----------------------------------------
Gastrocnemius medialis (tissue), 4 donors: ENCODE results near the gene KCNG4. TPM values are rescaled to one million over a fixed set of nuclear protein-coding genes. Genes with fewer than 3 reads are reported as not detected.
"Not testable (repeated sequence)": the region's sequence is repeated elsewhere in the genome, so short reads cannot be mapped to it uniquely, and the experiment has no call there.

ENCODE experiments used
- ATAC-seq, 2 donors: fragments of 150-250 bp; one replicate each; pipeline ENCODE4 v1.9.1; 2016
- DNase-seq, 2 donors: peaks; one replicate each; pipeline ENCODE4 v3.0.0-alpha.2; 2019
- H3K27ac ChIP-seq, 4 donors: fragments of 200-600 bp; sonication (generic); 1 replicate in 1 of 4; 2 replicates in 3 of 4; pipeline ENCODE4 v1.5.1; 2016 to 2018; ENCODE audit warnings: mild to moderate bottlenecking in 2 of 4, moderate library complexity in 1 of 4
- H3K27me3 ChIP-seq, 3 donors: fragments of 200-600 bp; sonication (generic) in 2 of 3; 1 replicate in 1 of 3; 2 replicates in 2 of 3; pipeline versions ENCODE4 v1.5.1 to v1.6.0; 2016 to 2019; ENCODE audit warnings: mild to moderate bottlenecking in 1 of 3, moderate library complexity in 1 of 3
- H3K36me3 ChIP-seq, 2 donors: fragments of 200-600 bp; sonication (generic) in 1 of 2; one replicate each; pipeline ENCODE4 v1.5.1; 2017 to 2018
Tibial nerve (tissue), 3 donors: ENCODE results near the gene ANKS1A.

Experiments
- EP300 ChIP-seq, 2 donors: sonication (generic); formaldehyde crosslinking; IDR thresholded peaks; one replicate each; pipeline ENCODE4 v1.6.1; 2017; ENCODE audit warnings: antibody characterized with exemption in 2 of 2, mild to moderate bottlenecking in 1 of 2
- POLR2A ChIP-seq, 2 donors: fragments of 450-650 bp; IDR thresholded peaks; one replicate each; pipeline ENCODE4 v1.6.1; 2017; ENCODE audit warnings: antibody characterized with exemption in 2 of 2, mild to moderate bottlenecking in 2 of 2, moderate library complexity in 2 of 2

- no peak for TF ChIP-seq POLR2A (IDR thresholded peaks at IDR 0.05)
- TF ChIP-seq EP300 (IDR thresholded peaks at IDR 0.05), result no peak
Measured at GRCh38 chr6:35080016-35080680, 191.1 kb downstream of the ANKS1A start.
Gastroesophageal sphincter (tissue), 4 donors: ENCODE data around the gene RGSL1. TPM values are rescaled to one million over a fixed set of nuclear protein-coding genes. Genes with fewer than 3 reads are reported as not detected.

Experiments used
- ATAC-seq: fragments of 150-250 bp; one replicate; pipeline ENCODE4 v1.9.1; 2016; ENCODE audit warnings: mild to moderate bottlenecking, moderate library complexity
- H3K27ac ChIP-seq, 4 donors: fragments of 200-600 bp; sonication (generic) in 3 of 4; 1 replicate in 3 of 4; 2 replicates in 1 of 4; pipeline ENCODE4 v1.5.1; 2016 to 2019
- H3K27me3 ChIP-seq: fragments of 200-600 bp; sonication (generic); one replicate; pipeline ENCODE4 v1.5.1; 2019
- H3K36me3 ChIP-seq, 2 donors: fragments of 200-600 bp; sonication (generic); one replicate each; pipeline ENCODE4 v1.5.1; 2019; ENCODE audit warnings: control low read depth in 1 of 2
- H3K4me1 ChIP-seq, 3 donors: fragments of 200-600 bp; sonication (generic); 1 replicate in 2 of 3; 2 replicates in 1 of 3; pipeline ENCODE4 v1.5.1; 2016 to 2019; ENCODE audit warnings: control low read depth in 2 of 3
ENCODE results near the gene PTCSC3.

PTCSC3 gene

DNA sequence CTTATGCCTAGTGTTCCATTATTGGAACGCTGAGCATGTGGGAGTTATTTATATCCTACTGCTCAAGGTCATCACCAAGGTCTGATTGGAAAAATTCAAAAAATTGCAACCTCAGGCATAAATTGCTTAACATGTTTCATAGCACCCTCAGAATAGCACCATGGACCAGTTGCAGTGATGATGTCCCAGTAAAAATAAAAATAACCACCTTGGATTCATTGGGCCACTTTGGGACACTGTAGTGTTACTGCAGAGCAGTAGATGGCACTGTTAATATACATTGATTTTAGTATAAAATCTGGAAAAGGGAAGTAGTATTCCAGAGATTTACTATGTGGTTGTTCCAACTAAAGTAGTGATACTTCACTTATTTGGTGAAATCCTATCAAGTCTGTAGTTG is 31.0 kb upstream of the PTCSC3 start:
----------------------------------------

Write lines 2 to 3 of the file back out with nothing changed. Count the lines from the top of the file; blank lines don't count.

"Not testable (repeated sequence)": the region's sequence is repeated elsewhere in the genome, so short reads cannot be mapped to it uniquely, and the experiment has no call there.

ENCODE experiments used